Dorcas Buisa and Jacqueline Urban also made significant contributions. Buisa scored 12 points and added seven rebounds and two steals, while Urban continued her strong rebounding with seven as well as chipping in 10 points before fouling out.
“A tough, physical battle against a very good team,” assessed Carleton head coach Dani Sinclair in a press release. “They (Marauders) fought hard and closed the gap pretty tight in the fourth quarter. But I’m proud of our girls for coming together, especially in the fourth quarter, when the game had gotten tight.”
Sinclair was impressed with the defensive play of Poulin, a first-year guard who shadowed McMaster’s high-scoring Sarah Gates, the recipient of the OUA’s MVP a few hours before the game.
“I thought she did an incredible job. I thought (the key was) using her length and not making it easy for her to get catches and go downhill,” Sinclair added. “We ask them to play with lots of emotion, togetherness and talk on defence.”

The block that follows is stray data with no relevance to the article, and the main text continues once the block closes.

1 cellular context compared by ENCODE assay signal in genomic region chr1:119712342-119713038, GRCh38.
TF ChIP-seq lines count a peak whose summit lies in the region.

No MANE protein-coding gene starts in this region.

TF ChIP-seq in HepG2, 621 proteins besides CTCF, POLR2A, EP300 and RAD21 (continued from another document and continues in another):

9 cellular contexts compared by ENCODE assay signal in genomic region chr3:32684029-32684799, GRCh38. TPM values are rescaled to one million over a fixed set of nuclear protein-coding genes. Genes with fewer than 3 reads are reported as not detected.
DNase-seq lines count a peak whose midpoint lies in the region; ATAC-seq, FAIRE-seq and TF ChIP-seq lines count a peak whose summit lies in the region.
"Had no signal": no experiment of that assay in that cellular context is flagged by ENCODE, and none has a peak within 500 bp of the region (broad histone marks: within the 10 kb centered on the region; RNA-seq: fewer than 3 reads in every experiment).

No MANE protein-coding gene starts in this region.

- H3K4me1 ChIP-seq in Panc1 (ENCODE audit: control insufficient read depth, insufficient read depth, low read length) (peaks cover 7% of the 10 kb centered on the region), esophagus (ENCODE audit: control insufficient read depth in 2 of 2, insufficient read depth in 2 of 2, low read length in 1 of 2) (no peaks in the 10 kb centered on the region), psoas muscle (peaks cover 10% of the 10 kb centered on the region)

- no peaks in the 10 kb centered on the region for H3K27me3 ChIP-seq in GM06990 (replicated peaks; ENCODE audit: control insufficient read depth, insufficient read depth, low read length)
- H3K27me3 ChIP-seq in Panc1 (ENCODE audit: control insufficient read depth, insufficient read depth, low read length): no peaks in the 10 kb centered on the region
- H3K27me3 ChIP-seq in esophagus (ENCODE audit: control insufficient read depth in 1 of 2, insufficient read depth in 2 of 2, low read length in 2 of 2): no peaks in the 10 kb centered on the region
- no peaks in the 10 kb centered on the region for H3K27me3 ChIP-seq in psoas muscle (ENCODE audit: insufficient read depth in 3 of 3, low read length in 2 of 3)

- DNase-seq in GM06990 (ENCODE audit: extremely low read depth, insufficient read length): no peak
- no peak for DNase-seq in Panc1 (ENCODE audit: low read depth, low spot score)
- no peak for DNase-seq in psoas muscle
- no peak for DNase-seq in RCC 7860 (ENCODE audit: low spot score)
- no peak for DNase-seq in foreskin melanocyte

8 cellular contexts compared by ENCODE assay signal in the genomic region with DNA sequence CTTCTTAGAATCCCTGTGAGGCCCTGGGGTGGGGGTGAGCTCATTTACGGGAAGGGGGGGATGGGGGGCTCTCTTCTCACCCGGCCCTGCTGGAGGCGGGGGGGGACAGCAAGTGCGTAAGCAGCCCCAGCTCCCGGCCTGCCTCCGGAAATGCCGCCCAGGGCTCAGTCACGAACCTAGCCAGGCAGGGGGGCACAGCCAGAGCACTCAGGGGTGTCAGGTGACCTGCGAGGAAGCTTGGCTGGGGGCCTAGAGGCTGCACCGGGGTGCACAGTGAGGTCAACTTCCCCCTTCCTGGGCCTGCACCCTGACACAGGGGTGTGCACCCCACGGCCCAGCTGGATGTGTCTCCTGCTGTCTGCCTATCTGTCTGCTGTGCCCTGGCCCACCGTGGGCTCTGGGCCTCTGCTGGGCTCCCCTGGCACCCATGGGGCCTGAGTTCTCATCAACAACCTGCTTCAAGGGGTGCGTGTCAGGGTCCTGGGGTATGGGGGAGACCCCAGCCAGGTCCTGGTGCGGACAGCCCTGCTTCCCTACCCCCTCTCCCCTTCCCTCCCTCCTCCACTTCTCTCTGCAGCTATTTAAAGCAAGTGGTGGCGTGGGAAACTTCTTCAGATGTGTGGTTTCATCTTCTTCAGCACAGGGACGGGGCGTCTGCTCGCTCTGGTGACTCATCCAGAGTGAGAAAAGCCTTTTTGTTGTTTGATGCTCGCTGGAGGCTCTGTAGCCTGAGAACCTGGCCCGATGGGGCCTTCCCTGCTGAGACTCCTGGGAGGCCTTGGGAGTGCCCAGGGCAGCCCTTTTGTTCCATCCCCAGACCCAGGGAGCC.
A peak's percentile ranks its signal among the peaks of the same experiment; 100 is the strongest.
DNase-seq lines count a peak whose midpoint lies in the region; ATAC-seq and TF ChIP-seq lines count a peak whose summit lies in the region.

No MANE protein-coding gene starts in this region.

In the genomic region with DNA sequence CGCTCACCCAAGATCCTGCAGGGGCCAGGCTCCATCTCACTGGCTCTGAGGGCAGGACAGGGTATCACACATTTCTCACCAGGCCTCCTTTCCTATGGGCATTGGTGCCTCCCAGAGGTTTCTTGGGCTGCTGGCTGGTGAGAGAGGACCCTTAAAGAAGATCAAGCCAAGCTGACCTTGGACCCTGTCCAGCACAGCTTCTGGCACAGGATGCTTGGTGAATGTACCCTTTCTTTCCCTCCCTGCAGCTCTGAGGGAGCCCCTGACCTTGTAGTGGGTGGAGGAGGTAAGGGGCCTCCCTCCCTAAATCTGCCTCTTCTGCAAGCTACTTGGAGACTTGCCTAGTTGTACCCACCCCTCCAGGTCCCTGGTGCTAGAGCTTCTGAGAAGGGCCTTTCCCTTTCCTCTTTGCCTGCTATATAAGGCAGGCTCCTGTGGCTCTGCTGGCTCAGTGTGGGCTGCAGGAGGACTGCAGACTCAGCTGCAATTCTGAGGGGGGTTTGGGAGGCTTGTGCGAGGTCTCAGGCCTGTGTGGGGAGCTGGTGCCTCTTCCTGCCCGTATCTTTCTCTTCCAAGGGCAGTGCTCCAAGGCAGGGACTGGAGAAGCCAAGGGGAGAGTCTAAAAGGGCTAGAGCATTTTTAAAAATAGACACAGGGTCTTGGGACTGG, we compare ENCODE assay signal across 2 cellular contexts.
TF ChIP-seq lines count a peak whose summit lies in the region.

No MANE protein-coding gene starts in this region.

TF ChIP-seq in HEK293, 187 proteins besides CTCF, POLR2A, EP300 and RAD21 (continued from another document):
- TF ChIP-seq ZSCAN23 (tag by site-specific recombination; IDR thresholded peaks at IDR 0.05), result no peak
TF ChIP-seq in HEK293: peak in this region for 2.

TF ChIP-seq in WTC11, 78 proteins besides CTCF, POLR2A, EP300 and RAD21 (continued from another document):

The Carleton men’s team only carried a one-point lead into the fourth quarter at 62-61, but outscored the Gaels 31-25 in the final period for the win.
Seniors Aiden Warnholtz and Grant Shephard again emerged as key players for the Ravens.
Warnholtz hit six of his 12 field-goal attempts and all nine free throws (including seven in the final 36 seconds) for 23 points and also recorded 11 assists and five defensive rebounds. Shephard was impressive around the basket, converting 10 of his 12 field-goal shots and both free throws for 22 points. His double-double also included 10 rebounds, three assists and three blocked shots.
The Ravens also benefited from the play of Marjok Okado (17 points, four rebounds, three steals), Connor Vreeken (12 points, seven rebounds) and Elliot Bailey (five points, nine rebounds, two assists).
The Gee-Gees trailed Windsor by two points with four minutes left in their semifinal, but the home team stayed calm and pulled out the victory.